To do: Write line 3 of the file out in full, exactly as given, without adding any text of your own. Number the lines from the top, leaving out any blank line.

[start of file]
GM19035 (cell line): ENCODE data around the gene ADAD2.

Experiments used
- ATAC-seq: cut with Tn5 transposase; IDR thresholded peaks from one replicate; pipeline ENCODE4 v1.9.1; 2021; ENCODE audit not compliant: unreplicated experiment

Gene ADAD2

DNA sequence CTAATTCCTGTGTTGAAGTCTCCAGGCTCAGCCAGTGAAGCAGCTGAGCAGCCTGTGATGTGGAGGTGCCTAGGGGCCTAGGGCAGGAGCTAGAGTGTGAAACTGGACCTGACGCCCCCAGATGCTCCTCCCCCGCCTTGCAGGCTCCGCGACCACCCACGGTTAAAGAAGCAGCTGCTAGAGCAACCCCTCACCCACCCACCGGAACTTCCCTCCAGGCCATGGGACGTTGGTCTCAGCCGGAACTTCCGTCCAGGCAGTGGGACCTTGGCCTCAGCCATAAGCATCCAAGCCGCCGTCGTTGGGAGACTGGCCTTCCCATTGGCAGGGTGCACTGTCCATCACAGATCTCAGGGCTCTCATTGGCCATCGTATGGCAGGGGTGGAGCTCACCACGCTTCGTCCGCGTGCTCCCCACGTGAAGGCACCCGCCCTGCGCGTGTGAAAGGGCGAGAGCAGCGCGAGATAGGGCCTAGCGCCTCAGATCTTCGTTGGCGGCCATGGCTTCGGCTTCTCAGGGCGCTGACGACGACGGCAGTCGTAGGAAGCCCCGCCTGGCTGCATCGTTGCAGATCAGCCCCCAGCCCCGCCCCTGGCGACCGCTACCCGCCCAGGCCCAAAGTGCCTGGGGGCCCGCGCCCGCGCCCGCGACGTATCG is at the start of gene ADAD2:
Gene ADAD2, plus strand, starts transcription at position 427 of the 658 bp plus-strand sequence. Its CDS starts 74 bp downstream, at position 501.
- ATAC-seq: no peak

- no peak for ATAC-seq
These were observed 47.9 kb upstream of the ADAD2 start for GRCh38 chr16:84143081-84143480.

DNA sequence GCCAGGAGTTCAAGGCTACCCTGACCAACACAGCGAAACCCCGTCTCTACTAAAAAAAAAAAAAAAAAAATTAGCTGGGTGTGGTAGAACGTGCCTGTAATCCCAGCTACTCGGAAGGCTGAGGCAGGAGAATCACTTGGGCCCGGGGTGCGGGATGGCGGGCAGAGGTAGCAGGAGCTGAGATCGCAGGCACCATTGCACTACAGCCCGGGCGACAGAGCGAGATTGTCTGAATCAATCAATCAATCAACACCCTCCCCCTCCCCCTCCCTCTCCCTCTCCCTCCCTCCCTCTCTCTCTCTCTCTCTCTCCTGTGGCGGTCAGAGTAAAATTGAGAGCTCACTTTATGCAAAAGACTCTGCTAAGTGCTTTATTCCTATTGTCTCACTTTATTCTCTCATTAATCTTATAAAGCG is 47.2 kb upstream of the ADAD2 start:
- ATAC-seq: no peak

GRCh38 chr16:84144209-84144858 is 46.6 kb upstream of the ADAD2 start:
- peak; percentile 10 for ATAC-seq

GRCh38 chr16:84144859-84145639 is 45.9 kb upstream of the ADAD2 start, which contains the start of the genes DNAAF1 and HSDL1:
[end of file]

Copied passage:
- ATAC-seq: cut with Tn5 transposase; IDR thresholded peaks from one replicate; pipeline ENCODE4 v1.9.1; 2021; ENCODE audit not compliant: unreplicated experiment